In a 22 game series, it's completely understandable to not know where to start. I'm here to break it down for you. We usually pretend the first ten games don't even exist when talking about what to recommend, and that still leaves a whopping twelve "modern" games left to talk about.
An adorable girl pursues alchemy to fulfill her dreams. Instead chasing a great evil to the ends of the universe, she’s casually bending space to give herself a better place to sleep when she’s on the road. The laws of physics and plain common sense mean nothing to a master alchemist; even the legendary philosopher’s stone isn’t so precious that it can’t be made into a tasty snack. Maybe the world is in danger, maybe it isn’t, but Atelier is a simpler, more slice of life tale than your typical fare.
Atelier is basically the “original” item making RPG series. Everything else is a shameful imposter. Probably. More seriously, the series is known for incredibly deep item crafting systems, and the games — from exploration to monster drops — revolve around this aspect. If item crafting makes you groan, I guarantee you, Atelier is better than what you're thinking. Furthermore, it is not grindy; you won't fight things more than a few times to get the rarest of drops.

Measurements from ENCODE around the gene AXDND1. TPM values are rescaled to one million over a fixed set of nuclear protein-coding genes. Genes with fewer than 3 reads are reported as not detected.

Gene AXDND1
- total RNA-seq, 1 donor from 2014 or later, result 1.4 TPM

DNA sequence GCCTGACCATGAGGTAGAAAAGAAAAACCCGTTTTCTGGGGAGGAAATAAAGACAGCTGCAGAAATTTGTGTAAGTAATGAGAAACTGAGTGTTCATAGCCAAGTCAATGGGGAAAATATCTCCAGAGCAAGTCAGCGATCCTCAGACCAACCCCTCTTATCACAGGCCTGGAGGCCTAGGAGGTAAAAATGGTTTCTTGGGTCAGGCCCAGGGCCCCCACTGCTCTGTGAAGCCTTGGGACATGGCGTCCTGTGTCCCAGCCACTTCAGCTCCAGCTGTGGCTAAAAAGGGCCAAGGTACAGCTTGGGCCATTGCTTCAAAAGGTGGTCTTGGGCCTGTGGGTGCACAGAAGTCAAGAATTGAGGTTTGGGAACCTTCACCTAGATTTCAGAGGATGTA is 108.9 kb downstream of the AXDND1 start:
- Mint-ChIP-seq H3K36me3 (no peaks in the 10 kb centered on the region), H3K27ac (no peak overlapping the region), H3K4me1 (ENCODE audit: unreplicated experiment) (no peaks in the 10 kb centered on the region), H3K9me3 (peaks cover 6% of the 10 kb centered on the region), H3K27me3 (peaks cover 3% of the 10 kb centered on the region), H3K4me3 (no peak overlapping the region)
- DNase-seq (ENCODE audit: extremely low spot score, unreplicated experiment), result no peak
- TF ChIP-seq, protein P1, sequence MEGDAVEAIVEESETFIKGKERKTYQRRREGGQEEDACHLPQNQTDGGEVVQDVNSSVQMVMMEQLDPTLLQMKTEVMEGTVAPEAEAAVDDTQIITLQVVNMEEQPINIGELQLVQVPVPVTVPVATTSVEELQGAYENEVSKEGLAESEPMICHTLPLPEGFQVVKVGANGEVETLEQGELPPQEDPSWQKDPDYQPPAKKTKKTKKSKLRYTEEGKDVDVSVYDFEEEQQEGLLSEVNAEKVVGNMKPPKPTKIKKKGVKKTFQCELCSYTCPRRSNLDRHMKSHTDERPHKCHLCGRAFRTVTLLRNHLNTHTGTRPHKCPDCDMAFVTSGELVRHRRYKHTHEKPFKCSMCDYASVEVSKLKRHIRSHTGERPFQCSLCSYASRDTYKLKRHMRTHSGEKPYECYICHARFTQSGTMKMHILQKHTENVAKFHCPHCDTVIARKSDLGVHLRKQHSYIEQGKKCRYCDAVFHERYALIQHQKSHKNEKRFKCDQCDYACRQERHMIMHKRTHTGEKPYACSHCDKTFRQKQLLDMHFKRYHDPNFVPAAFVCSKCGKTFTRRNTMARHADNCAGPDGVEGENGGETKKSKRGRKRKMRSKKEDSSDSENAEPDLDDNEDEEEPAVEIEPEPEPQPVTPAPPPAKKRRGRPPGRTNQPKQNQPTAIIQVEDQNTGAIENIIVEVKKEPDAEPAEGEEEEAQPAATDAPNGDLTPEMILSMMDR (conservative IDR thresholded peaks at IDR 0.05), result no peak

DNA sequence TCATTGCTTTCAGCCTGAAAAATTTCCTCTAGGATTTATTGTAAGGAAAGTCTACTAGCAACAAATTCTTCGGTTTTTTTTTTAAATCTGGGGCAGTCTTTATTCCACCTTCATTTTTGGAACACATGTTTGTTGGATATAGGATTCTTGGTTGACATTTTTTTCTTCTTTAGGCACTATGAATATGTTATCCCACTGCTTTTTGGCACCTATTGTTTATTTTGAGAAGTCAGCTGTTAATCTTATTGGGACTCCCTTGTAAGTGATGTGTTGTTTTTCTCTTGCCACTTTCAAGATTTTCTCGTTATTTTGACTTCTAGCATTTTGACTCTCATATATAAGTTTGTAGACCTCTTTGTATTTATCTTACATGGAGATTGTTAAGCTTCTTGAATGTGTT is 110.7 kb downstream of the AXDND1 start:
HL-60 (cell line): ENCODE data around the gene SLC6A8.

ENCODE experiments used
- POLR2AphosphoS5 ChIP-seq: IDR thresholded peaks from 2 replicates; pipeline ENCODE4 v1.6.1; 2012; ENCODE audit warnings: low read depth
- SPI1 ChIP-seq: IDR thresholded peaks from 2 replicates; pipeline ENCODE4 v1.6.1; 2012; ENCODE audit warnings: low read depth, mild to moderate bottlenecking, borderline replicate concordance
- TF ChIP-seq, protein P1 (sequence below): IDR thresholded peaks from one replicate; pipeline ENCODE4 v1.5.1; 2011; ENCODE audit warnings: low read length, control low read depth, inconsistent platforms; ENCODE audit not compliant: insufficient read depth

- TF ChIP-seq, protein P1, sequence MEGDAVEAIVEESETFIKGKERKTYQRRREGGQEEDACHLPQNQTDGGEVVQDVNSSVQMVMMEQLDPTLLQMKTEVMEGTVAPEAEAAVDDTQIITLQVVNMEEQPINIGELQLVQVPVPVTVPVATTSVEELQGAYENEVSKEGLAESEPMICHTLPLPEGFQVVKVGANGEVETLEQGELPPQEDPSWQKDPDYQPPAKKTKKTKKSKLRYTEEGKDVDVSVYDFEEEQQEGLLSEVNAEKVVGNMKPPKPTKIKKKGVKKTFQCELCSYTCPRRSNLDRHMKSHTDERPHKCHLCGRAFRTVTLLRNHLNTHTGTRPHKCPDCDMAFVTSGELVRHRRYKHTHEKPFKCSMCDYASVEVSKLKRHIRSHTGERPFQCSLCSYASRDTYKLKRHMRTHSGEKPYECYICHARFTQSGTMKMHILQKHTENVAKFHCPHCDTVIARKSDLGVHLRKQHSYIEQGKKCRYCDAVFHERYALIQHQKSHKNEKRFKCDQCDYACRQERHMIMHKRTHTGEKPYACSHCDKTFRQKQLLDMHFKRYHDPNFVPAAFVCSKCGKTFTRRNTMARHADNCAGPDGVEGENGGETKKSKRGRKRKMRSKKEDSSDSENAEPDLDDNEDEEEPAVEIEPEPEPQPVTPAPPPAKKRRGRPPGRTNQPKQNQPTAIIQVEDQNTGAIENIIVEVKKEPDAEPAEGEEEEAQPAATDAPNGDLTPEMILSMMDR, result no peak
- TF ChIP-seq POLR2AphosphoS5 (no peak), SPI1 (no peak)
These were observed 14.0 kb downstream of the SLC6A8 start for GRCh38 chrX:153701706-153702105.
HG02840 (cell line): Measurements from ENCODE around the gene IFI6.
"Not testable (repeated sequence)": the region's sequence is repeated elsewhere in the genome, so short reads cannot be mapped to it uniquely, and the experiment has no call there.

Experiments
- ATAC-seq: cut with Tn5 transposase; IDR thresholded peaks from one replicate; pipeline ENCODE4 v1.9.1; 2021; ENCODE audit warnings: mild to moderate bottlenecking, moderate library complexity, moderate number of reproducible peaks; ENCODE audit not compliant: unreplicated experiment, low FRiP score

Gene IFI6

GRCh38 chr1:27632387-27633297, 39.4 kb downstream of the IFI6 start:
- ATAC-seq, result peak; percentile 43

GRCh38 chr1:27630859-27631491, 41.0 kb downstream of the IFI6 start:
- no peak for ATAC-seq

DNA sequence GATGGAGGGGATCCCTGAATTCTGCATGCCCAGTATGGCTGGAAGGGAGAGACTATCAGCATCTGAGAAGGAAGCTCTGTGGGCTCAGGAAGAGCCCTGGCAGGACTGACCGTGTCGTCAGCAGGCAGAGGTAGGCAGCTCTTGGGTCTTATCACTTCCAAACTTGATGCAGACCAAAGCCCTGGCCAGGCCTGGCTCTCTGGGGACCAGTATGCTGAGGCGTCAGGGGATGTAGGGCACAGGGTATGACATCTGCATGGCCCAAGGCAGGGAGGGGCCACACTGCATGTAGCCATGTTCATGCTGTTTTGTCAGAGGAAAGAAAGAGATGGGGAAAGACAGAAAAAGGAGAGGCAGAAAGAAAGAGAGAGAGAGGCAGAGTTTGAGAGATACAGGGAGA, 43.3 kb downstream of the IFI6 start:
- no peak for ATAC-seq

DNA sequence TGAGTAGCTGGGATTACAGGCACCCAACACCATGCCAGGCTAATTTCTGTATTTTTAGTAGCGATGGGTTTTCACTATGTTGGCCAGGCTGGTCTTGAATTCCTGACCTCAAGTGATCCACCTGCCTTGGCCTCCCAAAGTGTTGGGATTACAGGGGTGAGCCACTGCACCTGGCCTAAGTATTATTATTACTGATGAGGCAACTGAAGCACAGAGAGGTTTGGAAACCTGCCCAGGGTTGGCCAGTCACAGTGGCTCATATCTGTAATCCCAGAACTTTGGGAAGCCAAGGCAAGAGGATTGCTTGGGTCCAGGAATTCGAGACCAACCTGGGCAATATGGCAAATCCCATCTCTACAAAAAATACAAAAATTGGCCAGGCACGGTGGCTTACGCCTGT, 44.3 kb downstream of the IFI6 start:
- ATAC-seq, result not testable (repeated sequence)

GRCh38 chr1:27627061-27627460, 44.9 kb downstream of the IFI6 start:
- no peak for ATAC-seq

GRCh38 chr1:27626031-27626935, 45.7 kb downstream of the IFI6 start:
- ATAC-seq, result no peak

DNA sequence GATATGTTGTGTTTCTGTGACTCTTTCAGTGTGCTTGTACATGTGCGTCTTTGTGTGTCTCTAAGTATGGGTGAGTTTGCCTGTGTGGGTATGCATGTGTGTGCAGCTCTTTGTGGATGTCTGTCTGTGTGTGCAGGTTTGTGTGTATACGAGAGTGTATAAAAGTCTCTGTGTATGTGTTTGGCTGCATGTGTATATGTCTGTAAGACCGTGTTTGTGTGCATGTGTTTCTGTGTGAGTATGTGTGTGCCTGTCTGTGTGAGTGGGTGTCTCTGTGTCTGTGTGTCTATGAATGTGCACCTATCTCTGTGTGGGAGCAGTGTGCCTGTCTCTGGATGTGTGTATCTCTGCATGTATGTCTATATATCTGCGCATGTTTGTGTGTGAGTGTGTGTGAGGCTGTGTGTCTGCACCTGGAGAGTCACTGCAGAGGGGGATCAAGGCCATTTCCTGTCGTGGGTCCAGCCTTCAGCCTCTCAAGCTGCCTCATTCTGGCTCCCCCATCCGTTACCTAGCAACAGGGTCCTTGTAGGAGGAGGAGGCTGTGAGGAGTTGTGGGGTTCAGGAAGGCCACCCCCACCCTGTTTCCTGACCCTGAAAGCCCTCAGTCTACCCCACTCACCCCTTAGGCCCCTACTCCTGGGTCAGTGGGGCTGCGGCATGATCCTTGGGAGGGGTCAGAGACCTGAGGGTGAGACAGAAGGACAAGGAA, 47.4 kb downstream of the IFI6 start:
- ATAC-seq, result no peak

Outside of crafting, the games feature standard turn based battle systems (except Ryza's ATB). The game progression varies significantly; many have time limits and involve mild resource management, and the rest don’t have time limits at all but still vary a lot. You'll find more detailed summaries further down the page. The more recent games are further known for cute girls doing cute things. You will have opinions on Cutest Alchemy Girl and if you say it isn’t Totori you are factually wrong.
The primary thing the series is generally known other than crafting is the 'comfy' or 'down to earth' feel, as well as just being cute games. These ideas are not universal to the entire series, but if those sound like things you like, there are multiple games for you.
The only games that are related are those within the same subseries. So Mysterious has no ties to Dusk, Dusk has no ties to Iris, and so on. You will see characters like Pamela, Logy, Escha, and Hagel appear in several subseries, but these are different characters between each subseries.
Where to Start: The Simple Answer
There are two answers that will work for most anyone: Ryza (either is fine) or Sophie. These games completely lack time limits, making them rather casual friendly.